25,000 Miles Cancer-Free


I had told my friend, Chey Hillsgrove, I’d be joining him at the end of his cross-country cancer ride. I had hoped to get their route and ride backward from Bremerton or Bainbridge Island until I found them.

Fish – Poulsbo, Washington

My friends, Dale & Kimber Polley were visiting Seattle. Kimber wanted to take me to Chey (after some begging by me, I think). It worked out because while I envisioned we would encounter the riders on the road and I would start at that point, we left very early and Chey’s group planned to leave very late. We arrived in Port Townsend before many of the riders did (they had homestay visits the night before).

Shelby Perkins inking Chey (it will wash off)

I said hello to Chey and then met Shelby Perkins. Shelby was a college classmate and soccer teammate of Jamie Roberts and it was good for both of us to meet someone who knew her. Riders and friends joined hands for a dedication circle.

Rolling out of Port Townsend

Words cannot explain what being part of a dedication circle means and I won’t try. Suffice it to say that my two highlights of a week of riding were meeting Alex Shepherd in Ashland, Oregon, and being in the dedication circle. Neither involved riding.

Rolling through Port Townsend

We rolled out as a group, apparently minus one. I was riding with Mike McDonald (Virginia Tech) and chatting about others. He told me Adrienne Rivera also goes to Va. Tech and I asked where she was. After looking around he said “missing.”

Barry and Chey Credit: Kimber Polley

Chey had dropped back to go find her. Ellie Stevens, Natalie Fischer, and I waited. Natalie left cue clues for them on the paths. Once we got together the five of us rode as a group the rest of the day.

Batman Rides Again!

At Mile 15 I pulled over long enough to raise my bike above my head to the bewilderment of the other riders. I just celebrated “Around the World” – 24,901.6 miles ridden cancer-free (started in 2010).

Around the World Cancer-Free

The first water stop was by the sound and by some fabulous blackberry bushes. I failed to grasp at the time that the entire area is basically covered with wild blackberry bushes. I started picking and sharing blackberries wherever I could find them.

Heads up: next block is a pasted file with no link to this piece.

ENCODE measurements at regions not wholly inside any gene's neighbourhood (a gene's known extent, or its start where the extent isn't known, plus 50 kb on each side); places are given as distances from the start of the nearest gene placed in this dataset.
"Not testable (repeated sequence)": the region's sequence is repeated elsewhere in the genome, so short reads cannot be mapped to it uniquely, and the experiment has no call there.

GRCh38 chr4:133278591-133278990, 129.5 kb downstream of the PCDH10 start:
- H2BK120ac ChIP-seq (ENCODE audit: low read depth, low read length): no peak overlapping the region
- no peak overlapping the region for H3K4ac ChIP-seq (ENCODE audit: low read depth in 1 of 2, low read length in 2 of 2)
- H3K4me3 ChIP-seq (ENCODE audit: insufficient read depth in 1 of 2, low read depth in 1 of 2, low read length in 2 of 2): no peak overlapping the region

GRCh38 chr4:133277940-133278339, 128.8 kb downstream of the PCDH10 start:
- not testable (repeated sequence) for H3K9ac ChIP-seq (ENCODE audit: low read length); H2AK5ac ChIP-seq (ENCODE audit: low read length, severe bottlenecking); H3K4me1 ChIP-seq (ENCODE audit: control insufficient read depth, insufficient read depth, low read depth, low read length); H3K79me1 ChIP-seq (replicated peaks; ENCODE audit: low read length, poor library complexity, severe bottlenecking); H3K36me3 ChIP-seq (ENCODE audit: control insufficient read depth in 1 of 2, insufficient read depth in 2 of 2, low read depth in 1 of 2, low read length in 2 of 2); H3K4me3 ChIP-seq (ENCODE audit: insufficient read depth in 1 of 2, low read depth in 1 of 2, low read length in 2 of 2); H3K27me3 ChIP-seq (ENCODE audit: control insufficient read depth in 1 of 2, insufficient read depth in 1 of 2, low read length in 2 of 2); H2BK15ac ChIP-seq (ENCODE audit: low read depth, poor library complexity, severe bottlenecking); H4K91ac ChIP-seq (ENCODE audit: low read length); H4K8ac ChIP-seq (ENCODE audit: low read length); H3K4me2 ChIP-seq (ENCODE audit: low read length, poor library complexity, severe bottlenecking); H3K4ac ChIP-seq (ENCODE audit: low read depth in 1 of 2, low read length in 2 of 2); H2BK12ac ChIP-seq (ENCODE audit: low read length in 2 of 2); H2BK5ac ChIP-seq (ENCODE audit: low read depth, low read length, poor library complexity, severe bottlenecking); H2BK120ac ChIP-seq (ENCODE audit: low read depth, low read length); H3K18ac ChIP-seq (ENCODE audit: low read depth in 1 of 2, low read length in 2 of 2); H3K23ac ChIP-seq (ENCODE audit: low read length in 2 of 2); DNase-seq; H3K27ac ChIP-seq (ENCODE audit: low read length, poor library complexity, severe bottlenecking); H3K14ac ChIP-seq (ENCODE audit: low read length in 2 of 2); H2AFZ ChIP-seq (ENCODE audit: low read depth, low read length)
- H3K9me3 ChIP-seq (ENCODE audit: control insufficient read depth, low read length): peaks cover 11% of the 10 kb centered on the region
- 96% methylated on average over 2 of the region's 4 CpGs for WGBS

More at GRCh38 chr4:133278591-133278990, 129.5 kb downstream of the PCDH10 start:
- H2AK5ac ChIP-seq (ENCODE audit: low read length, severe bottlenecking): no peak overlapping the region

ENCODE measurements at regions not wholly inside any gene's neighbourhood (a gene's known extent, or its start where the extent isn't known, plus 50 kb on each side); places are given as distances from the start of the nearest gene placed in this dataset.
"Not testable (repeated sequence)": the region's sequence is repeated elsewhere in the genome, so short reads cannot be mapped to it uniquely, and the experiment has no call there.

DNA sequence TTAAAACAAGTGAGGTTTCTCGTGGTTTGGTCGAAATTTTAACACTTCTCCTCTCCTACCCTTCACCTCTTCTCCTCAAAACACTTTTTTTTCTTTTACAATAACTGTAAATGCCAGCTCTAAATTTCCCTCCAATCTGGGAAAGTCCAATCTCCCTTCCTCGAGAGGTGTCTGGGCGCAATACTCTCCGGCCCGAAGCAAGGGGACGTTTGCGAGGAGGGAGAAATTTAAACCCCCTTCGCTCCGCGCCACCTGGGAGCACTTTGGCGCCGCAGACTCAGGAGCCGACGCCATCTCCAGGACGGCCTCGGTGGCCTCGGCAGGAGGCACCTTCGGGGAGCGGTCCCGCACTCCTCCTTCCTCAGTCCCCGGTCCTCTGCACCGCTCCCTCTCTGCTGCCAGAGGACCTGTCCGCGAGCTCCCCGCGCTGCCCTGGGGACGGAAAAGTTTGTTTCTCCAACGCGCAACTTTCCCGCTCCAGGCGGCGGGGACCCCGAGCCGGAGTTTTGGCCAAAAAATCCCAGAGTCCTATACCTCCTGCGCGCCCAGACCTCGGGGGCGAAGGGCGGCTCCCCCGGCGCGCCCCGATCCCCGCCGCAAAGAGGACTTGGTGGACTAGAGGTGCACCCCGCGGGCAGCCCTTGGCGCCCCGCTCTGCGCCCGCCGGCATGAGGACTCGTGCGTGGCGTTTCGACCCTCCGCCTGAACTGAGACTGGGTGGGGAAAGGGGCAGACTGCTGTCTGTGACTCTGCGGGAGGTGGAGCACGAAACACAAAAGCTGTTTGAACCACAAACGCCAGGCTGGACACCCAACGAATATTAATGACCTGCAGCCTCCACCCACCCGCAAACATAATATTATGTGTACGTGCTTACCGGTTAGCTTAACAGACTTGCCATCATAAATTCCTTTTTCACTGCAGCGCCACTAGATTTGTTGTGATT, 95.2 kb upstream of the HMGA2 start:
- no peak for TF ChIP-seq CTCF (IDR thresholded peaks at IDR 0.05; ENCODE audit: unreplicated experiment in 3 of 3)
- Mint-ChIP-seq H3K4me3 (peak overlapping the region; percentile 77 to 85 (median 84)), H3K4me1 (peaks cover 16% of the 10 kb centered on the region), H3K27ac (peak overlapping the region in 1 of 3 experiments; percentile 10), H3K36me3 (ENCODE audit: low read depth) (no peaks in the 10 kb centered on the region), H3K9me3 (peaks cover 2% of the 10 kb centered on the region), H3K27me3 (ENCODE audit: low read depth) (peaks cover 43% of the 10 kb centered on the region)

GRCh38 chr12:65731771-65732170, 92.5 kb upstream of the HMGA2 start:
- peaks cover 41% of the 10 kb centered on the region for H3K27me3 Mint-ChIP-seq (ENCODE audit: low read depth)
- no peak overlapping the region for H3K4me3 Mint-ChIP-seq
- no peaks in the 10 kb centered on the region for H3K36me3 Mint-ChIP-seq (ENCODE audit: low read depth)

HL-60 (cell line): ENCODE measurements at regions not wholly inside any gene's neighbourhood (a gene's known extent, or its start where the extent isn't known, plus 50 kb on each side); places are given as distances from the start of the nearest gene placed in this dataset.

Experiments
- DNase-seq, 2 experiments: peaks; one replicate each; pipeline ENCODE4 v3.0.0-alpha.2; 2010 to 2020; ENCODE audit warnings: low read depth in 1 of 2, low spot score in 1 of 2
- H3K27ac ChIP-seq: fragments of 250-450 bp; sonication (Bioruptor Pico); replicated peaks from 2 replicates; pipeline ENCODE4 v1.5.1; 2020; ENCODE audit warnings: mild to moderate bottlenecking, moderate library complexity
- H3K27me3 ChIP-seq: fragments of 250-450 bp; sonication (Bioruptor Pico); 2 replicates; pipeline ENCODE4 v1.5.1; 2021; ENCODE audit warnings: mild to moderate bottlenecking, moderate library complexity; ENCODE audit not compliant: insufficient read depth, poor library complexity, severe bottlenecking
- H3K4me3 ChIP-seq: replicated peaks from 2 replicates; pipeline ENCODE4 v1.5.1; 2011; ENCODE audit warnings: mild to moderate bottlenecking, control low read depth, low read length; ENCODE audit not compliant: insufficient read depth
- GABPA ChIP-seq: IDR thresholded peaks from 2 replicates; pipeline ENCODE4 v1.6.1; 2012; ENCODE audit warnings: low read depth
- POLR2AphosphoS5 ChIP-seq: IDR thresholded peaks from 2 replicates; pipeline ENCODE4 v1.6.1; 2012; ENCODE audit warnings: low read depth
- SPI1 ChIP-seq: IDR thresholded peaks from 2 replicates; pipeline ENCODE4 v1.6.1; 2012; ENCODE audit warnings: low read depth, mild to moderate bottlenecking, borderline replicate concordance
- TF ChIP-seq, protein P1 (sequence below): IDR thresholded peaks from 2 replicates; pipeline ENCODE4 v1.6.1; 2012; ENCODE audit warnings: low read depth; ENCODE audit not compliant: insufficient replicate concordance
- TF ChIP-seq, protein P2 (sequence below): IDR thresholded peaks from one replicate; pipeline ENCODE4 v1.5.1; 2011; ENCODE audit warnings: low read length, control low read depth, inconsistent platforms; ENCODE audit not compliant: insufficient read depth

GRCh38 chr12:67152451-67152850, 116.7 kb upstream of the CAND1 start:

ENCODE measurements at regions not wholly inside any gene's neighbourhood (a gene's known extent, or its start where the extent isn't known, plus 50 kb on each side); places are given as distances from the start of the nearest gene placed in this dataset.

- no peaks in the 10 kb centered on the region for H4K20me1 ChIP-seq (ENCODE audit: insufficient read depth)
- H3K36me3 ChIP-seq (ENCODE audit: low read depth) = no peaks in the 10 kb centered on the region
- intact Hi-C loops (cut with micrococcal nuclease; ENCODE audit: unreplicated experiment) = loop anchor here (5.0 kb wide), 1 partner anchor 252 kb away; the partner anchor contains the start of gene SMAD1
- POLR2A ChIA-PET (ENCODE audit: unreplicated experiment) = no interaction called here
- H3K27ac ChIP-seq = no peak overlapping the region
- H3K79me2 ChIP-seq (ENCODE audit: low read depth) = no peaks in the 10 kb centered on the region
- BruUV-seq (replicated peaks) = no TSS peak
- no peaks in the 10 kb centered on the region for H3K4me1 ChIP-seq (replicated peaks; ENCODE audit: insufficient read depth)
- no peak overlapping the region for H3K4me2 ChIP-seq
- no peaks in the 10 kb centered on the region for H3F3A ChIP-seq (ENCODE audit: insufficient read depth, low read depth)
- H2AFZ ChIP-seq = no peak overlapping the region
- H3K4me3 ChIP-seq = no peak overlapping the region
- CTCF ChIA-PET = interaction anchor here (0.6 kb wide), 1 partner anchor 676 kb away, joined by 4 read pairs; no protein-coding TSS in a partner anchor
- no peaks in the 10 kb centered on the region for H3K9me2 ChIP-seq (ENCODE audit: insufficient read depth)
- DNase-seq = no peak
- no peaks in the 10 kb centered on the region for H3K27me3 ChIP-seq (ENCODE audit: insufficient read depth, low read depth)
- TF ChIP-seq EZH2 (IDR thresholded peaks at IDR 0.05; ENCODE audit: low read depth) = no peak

Best blackberries in the world

These were the best blackberries I have ever eaten. I know now the best blackberries come from the coast of Washington. The best strawberries come from Finland.

Natalie Fischer Summiting the Wall – It’s steeper than it looks

Ahead of us was a steep hill. It measured 1/2 mile from the bottom which included the lower section where the water stop was. The “wall” portion was 1/4 mile long and it kicked up to 20% in a couple of stretches.

Crossing the Hood Canal Floating Bridge

I had preloaded a turn-by-turn cue to Garmin which Chey provided two days earlier. That helped our navigation. Once we actually went off cue to stay on course, in the process saving some miles (I think). Later we followed riders up the road even when Garmin told us to turn. Garmin was right but we were with everybody else.

(This is also why it was not a good idea to go to the end and then ride backward until we met. Chey’s group was prone to going off-course at times but then did make it across the country so they did something right!)

Ferry back to Bainbridge Island

We rolled into the campground for the riders last night. I thought they deserved better than camping on their last night. Actually, I’ll say it – they deserved better than camping on their last night.

After a quick lunch with Chey and his friends, I decided not to bike the surface roads back to Bremerton but instead to ride to the Seattle ferry. I was first in line to get on the boat and first off – which I needed. Because then I had to figure out the system — get a ticket to the Bremerton ferry which was boarding. I was last in line and last on the boat. But I made it.

The riding was fun but the dedication circle made the day. Jamie, Jake, Alex.

Three rides all part of a great day

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